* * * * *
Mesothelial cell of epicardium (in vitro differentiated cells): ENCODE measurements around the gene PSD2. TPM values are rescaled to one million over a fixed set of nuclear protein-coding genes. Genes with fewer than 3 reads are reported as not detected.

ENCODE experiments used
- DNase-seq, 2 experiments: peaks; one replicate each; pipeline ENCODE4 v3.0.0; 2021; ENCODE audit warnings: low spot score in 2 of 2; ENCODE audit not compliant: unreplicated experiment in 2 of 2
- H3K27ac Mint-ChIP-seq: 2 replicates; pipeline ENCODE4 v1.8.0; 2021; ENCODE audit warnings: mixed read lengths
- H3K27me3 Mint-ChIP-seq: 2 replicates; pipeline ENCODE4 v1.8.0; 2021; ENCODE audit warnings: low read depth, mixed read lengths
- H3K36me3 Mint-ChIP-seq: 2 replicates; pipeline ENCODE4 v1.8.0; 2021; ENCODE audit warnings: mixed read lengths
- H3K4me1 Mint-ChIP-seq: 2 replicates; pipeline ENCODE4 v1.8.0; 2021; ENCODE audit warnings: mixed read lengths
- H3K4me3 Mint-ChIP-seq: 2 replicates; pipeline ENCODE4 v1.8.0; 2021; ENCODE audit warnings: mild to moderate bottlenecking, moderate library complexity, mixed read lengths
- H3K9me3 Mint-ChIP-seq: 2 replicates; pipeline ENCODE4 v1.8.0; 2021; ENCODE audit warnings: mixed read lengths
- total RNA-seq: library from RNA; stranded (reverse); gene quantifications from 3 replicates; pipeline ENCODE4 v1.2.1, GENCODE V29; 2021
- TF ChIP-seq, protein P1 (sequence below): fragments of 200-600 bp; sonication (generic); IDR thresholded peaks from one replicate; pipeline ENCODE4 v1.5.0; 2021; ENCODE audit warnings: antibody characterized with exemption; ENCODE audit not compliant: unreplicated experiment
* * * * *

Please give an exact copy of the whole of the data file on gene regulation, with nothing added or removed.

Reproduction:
Mesothelial cell of epicardium (in vitro differentiated cells): ENCODE measurements around the gene PSD2. TPM values are rescaled to one million over a fixed set of nuclear protein-coding genes. Genes with fewer than 3 reads are reported as not detected.

ENCODE experiments used
- DNase-seq, 2 experiments: peaks; one replicate each; pipeline ENCODE4 v3.0.0; 2021; ENCODE audit warnings: low spot score in 2 of 2; ENCODE audit not compliant: unreplicated experiment in 2 of 2
- H3K27ac Mint-ChIP-seq: 2 replicates; pipeline ENCODE4 v1.8.0; 2021; ENCODE audit warnings: mixed read lengths
- H3K27me3 Mint-ChIP-seq: 2 replicates; pipeline ENCODE4 v1.8.0; 2021; ENCODE audit warnings: low read depth, mixed read lengths
- H3K36me3 Mint-ChIP-seq: 2 replicates; pipeline ENCODE4 v1.8.0; 2021; ENCODE audit warnings: mixed read lengths
- H3K4me1 Mint-ChIP-seq: 2 replicates; pipeline ENCODE4 v1.8.0; 2021; ENCODE audit warnings: mixed read lengths
- H3K4me3 Mint-ChIP-seq: 2 replicates; pipeline ENCODE4 v1.8.0; 2021; ENCODE audit warnings: mild to moderate bottlenecking, moderate library complexity, mixed read lengths
- H3K9me3 Mint-ChIP-seq: 2 replicates; pipeline ENCODE4 v1.8.0; 2021; ENCODE audit warnings: mixed read lengths
- total RNA-seq: library from RNA; stranded (reverse); gene quantifications from 3 replicates; pipeline ENCODE4 v1.2.1, GENCODE V29; 2021
- TF ChIP-seq, protein P1 (sequence below): fragments of 200-600 bp; sonication (generic); IDR thresholded peaks from one replicate; pipeline ENCODE4 v1.5.0; 2021; ENCODE audit warnings: antibody characterized with exemption; ENCODE audit not compliant: unreplicated experiment